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Is selling radioactive food ethical? part II

May 20, 2012 Comments off

Students must eat all the food on the plates or risk punishment. These junior high school students must finish all remaining food before being allowed to empty their trays.

Part II of a special report. Read part I here.

Some supermarkets have come up with their own guidelines. This is opposed by the government even though consumers say it gives consumer confidence. Is anyone allowed to question the Japanese government when it comes to radiation? Even those in parliament have trouble doing so.

For those who eat lunch at Japanese schools, the situation is far more difficult. There are teachers and administration officials who single out students who refuse to eat food their parents advise them not to. Some are humiliated, shamed or even bullied into eating food they consciously object to.  Students, in short, must eat regardless of whether they feel it is safe or not. One female Japanese member of the Upper House of Parliament, Akira Matsu, related the story of one a pregnant mother of four to the Budget Committee on September 29, 2011 (see here). In her comments, she said “she and all four children had tested positive for cesium,” so “she told her children not to drink milk in school lunches.” The result? The teacher forced the students to “step forward…put milk in a bucket and explain why they refused to drink it.”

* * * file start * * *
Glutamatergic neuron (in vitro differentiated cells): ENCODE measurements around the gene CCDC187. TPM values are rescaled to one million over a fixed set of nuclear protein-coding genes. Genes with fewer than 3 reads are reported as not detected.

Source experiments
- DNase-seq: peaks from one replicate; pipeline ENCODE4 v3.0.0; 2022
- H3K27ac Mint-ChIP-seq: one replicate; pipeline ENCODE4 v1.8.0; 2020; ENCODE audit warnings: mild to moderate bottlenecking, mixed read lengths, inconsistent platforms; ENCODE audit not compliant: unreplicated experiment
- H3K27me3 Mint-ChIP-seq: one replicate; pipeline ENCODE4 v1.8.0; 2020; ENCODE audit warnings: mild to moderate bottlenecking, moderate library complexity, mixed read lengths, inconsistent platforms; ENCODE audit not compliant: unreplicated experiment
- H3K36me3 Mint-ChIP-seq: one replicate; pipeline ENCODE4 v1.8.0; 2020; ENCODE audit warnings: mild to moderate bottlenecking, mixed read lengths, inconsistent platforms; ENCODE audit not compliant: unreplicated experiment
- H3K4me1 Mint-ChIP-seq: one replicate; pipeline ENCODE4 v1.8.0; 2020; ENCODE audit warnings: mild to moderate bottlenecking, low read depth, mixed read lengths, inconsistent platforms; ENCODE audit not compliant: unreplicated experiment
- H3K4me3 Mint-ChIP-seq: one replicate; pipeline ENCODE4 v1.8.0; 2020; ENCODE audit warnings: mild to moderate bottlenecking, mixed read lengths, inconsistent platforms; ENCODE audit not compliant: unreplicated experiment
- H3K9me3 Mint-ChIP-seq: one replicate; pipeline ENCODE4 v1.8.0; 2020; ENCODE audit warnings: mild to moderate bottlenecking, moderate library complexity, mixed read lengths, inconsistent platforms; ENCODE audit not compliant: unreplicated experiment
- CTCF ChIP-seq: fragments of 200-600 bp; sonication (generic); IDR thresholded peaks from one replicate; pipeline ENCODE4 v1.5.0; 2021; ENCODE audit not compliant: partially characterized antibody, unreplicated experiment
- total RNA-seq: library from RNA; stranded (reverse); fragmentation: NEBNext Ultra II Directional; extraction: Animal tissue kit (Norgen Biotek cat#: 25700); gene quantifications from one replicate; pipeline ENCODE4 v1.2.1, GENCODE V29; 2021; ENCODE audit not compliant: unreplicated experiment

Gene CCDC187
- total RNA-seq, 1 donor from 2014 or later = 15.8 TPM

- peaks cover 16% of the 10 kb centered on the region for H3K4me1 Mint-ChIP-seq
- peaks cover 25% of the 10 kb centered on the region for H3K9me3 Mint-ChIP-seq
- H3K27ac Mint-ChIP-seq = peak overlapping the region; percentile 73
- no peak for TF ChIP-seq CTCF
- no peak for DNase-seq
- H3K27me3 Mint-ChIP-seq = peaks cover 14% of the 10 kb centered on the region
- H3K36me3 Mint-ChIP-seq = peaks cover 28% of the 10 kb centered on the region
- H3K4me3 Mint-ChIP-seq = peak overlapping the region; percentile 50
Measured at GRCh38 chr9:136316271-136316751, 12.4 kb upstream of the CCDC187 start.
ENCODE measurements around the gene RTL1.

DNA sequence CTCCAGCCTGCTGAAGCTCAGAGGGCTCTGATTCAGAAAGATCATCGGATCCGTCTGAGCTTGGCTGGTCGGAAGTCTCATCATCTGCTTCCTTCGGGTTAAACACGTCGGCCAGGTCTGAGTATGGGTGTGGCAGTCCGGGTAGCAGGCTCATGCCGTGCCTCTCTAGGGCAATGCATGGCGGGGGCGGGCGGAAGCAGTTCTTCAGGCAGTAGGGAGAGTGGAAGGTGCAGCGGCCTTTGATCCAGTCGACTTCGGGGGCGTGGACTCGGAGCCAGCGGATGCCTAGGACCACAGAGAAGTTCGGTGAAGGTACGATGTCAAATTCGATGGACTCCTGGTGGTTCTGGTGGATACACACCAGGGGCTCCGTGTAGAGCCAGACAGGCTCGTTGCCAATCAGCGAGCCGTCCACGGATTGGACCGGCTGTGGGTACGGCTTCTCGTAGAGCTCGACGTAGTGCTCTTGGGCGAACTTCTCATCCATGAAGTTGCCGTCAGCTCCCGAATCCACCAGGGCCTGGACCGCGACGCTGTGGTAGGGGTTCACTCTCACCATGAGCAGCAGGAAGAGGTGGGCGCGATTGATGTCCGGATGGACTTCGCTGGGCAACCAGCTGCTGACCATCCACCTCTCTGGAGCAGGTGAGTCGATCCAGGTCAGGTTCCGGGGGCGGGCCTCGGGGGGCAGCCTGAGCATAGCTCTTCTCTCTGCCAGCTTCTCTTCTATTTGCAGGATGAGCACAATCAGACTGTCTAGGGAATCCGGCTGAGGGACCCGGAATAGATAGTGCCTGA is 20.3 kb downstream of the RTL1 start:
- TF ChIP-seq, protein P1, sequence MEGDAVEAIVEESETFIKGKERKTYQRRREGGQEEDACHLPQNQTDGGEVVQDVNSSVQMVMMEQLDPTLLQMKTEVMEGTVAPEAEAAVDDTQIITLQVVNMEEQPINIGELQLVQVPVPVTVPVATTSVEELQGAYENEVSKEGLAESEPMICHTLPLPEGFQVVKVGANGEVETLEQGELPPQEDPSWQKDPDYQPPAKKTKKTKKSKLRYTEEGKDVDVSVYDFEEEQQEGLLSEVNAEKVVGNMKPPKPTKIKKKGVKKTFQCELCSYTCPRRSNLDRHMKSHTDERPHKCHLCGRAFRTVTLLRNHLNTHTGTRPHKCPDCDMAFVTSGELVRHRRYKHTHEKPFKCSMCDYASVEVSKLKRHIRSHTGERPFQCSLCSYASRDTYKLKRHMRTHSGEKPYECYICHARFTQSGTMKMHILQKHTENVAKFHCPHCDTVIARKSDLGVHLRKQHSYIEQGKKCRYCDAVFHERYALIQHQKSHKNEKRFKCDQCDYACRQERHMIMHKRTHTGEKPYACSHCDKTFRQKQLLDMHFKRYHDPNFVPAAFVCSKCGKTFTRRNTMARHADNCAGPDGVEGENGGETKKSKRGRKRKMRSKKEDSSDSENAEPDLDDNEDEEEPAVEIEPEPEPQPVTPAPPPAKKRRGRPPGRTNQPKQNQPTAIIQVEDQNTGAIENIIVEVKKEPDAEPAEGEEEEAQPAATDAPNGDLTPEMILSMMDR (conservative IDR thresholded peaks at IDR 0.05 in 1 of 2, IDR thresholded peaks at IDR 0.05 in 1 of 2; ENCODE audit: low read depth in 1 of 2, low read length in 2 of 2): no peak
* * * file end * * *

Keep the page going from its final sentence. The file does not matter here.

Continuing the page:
This is no easy task for a western primary school student, but is magnitudes more difficult for the notoriously shy Japanese children. The teacher then shouted, “Those who refuse to drink this are not Fukushima people, and not qualified to live here either!” Matsu says, “They were treated like traitors during the war [WWII].” When Japanese government ministers in parliament heard this they began to laugh, to which Matsu replied, “Chief Cabinet Secretary, listen to me without laughing. Please don’t laugh. This is no laughing matter.” In the context of some school children studying some areas that have high levels of radiation from fallout, and increase their exposure beyond the annual recommended limit (here).

Those unfamiliar with Japanese school systems and hierarchy of power may think this is no big deal, but for Japanese students it is virtually unheard of for children to openly oppose a teacher – even rarer is one who would do so in front of an entire class. It simply is not done and, where it is, the student is often berated to the point of tears, which happens regularly when nine-year old girl cannot eat all the food on her plate and punished and forced to eat the food, even if it means missing class and spending two hours in the teacher’s room crying until she does. In such a case the child just cannot eat the food because it is too much and is not allowed to choose which plates to eat (the teachers force all students to eat the same amount regardless of appetite/size of student); this is not because of refusal due to radiation.  To further put things into context, this is a school system that openly allows children to be hit by teachers, a fact which is routinely ignored by Japanese media and education officials.